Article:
JEMRIS is a versatile, open-source, multi-purpose MRI simulator. It is well-suited for research and education.


What JEMRIS can do for you


JEMRIS is an extensible MRI (Magnetic Resonance Imaging) simulation framework which provides an MRI sequence development and simulation environment for the MRI community. The development was driven by the desire to achieve generality of simulated 3D MRI experiments reflecting modern MRI systems hardware. The accompanying computational burden is overcome by means of parallel computing. Many aspects are covered which have not hitherto been simultaneously investigated in general MRI simulations such as parallel transmit and receive, important off-resonance effects, non-linear gradients, and arbitrary spatiotemporal parameter variations at different levels. The latter can be used to simulate various types of motion, for instance. The JEMRIS user interface is very simple to use but, nevertheless, it presents few limitations. MRI sequences with arbitrary waveforms and complex inter-dependent modules are modelled in a GUI-based environment requiring no further programming.


JEMRIS supports the following features:

  • Utilising an optimised library for numerical solutions of differential equations (CVODE) provides accurate 3D MRI simulation results in cases where no analytical solution is available, e.g. to simulate complex nonlinear RF waveforms for selective excitation or adiabatic full passage pulses.
  • JEMRIS can deal with arbitrary RF and gradient waveforms, arbitrary multi-channel Tx-Rx coil geometries and configurations, as well as many important physical concepts, such as nonlinear gradients, chemical shift, reversible spin dephasing (T2*), susceptibility-induced off-resonance, temporal varying processes of the object (e.g. movement or flow), concomitant gradient fields, etc.
  • Symbolic mathematical calculations are supported by means of the GiNaC library. Thus, many extensions are readily available with no additional programming involved.
  • The core simulation routines take advantage of massive parallel processing (using the MPI standard) and are available on different hardware architectures. JEMRIS simulations scale on single-core hardware, small HPC clusters and also on massively parallel supercomputers.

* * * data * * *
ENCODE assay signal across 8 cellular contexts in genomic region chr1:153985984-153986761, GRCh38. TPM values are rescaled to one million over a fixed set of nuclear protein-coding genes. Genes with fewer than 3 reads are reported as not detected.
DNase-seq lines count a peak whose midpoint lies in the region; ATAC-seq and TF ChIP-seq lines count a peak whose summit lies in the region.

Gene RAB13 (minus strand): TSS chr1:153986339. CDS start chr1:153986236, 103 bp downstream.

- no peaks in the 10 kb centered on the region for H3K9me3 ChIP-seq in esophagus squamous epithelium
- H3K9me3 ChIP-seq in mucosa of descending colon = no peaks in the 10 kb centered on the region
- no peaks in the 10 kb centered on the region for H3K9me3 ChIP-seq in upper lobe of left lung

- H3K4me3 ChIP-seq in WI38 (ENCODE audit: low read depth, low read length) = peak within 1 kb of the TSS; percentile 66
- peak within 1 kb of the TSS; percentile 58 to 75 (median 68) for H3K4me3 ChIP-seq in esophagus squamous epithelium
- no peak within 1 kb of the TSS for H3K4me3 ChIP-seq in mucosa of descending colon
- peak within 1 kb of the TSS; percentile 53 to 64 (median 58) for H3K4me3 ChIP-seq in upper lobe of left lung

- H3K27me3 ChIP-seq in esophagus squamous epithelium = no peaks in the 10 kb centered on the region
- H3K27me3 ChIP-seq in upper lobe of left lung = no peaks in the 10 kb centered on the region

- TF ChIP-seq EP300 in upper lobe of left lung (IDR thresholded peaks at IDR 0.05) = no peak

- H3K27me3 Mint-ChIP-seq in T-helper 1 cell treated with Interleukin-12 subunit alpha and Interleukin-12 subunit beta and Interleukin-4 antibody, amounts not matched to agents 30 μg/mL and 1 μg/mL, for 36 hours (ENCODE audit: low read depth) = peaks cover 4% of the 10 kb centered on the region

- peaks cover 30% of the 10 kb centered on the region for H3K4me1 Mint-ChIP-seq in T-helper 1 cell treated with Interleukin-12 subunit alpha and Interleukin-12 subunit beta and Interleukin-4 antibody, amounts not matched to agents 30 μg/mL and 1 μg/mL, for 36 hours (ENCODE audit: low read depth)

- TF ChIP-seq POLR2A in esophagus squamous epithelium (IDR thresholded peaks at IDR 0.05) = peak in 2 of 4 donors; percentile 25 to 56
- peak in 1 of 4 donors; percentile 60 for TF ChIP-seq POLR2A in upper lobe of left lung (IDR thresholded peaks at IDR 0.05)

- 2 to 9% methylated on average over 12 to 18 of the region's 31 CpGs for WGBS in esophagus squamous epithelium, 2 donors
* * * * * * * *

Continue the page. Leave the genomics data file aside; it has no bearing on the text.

• A Matlab graphical user interface (GUI) is provided with which all simulation parameters are configured, including nearly arbitrary complex MRI sequences. The GUI stores these configurations in XML format which is parsed by the simulator using the Xerces library.
  • JEMRIS supports the Pulseq file format, which allows you to run JEMRIS sequences on real MR scanners. This way the exact same sequence can be used in simulations and real experiments.
  • JEMRIS suppports the ISMRMRD raw data format. Thus, the simulated data can be forwarded to advanced MRI image reconstruction software such as the BART toolbox.
  • JEMRIS is open source and the community is encouraged to make contributions to the project under It has been successfully tested on Linux and Mac OS X.


Main Executable Program

All core routines of Jemris are written in C++. Simplified, the mode of action of the main simulator program is as follows: a master process splits the sample into equal portions which are distributed to the compute node processes. Here, the MRI sequence returns values of all pulse axes (RF magnitudes and phases for all transmit coils plus 3 gradient axes) at desired time points to the physical model which numerically solves the Bloch equation individually for each spin. The coil array receives and sums the net signal at every desired time point, which is sent back to the master process where finally the bulk signal is summed and stored.

Graphical User Interfaces

JEMRIS can be solely used from the command line. Additionally, three Matlab GUIs were developed, which call the JEMRIS core routines and visualise their output: one for interactively designing the MRI sequence, another for defining the coil configuration, and one for the set-up and execution of the main simulator, respectively. The latter provides several predefined objects for simulation (e.g. the MNI human brain phantom, Shepp-Logan phantom, as well as user-defined objects) and an automated image reconstruction pipeline based on a dedicated Docker container.

Main Reference

If you use JEMRIS for research publications, please cite this paper:
Stöcker, T., Vahedipour, K., Pflugfelder, D., & Shah, N. J. (2010). High-performance computing MRI simulations. Magnetic Resonance in Medicine, 64(1), 186–93.

Logo of JEMRIS
Programming languages
  • C++ 66%
  • MATLAB 11%
  • Python 11%
  • CMake 8%
  • C 3%
  • M4 1%
  • GPL-2.0-or-later
</>Source code

Participating organisations

German Center for Neurodegenerative Diseases
Forschungszentrum Jülich



Tony Stoecker
Lead developer, project founder
Deutsches Zentrum für Neurodegenerative Erkrankungen
Daniel Pflugfelder
Lead developer
Forschungszentrum Jülich GmbH